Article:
In person education provides a number of social benefits. We are at a turning point where we are beginning to see a transition from the traditional face-to-face learning experience to a new online framework. In The Perfect Online Course, author Michael Simonson notes the social benefits of face-to-face learning:
“In traditional face-to-face classrooms, key interactions that affect learners’ attitudes and performance often occur spontaneously in real-time. Good instructors interpret students’ body language, answer questions clarify expectations, facilitate activities, promote discussions, alborate concepts, render guidance and provide timely feedback as they present content in a clear and engaging manner”
A successful ecosystem for online education will have to replicate these social benefits. There are three primary types of interpersonal interactions: student-student interaction, teacher-teacher, and student-teacher.
Student-student interactions occur between learners either alone or in a group. The primary purpose of these interactions is to challenge the learners to apply their own knowledge and techniques within a group setting. The following types of student to student interactions are important to maintain in a distance learning platform:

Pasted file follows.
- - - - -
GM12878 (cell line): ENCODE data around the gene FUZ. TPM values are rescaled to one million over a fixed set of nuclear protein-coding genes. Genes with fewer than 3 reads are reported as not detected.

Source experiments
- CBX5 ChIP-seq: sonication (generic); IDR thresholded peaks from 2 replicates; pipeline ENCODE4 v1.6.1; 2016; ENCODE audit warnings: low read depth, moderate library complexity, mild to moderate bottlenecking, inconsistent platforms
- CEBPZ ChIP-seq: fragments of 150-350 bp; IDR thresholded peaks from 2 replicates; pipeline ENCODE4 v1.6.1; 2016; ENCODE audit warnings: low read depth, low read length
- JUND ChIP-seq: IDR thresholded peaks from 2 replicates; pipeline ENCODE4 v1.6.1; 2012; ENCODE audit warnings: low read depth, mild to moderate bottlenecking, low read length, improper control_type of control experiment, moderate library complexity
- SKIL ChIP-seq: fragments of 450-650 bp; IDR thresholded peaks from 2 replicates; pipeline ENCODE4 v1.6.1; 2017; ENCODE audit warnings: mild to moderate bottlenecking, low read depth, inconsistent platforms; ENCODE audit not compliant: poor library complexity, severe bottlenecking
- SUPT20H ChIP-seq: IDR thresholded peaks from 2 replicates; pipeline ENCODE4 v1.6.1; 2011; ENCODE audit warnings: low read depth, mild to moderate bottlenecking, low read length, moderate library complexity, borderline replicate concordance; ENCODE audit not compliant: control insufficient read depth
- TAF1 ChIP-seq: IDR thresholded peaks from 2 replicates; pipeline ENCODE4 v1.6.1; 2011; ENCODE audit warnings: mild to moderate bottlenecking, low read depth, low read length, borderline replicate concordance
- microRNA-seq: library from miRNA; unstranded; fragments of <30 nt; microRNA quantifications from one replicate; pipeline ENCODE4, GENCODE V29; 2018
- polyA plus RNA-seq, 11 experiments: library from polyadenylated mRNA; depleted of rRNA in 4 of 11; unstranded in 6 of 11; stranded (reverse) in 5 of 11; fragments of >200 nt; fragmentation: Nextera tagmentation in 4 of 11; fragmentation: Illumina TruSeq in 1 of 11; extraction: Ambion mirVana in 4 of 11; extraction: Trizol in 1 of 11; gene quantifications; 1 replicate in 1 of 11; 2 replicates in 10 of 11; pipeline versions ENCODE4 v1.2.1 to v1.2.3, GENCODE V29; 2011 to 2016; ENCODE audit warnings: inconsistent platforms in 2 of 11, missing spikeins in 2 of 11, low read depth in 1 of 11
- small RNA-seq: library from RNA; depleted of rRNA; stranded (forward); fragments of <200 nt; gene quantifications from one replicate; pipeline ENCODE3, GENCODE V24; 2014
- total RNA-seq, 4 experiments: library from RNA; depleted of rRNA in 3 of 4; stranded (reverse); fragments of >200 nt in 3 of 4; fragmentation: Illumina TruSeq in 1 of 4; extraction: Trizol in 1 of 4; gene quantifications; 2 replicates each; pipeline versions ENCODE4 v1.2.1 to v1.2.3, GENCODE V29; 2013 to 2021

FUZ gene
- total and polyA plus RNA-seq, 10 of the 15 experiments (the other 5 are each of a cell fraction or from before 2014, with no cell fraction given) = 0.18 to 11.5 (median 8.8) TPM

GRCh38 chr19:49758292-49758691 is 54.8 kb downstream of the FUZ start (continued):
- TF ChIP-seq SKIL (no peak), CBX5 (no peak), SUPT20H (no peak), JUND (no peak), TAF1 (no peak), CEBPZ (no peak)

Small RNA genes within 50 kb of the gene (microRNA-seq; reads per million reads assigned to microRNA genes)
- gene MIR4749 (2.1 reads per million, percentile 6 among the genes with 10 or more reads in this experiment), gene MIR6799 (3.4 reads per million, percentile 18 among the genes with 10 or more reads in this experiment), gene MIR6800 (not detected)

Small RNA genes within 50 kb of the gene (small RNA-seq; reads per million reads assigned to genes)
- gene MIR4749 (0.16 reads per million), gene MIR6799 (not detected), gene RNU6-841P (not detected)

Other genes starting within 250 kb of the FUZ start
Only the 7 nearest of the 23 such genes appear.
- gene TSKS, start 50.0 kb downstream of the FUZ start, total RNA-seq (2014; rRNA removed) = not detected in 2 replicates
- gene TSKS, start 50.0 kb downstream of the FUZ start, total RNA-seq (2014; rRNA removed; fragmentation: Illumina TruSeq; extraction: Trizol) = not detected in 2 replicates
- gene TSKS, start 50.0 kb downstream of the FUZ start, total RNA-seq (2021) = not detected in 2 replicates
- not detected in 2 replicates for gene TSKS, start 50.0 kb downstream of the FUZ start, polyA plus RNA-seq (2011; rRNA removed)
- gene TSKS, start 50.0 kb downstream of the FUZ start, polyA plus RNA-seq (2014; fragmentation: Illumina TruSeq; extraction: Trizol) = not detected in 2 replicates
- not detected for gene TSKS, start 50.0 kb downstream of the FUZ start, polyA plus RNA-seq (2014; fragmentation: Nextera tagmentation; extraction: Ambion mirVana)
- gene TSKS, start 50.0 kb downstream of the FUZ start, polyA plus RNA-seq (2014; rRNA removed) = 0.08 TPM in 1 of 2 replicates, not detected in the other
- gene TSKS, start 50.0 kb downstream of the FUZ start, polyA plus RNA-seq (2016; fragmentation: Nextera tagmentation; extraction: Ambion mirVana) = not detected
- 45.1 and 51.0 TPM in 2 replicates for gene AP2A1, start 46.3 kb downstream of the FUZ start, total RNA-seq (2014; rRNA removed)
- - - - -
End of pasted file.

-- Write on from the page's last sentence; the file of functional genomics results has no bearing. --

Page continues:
- Group projects
- Explaining concepts to each other
- Peer pressure to do homework
- Friendships: if your classmates live in other cities, how do hang out?
- People your age to live with
Sometimes overlooked, the teacher-teacher interaction is crucial in establishing a positive learning environment. It is critical that course content and teaching styles are not forgotten amidst the transition to online content.
- Will online fora replace teacher conferences as the means that teachers stay in touch with the state of the art in each of their subjects?
- What will replace the casual student-professor interactions that happen before and after class?
- In-person office hours enable mentoring
- Many undergrads work in professor’s labs, an opportunity enabled by being on the same campus. What will be the future of research given the impersonality of distance learning?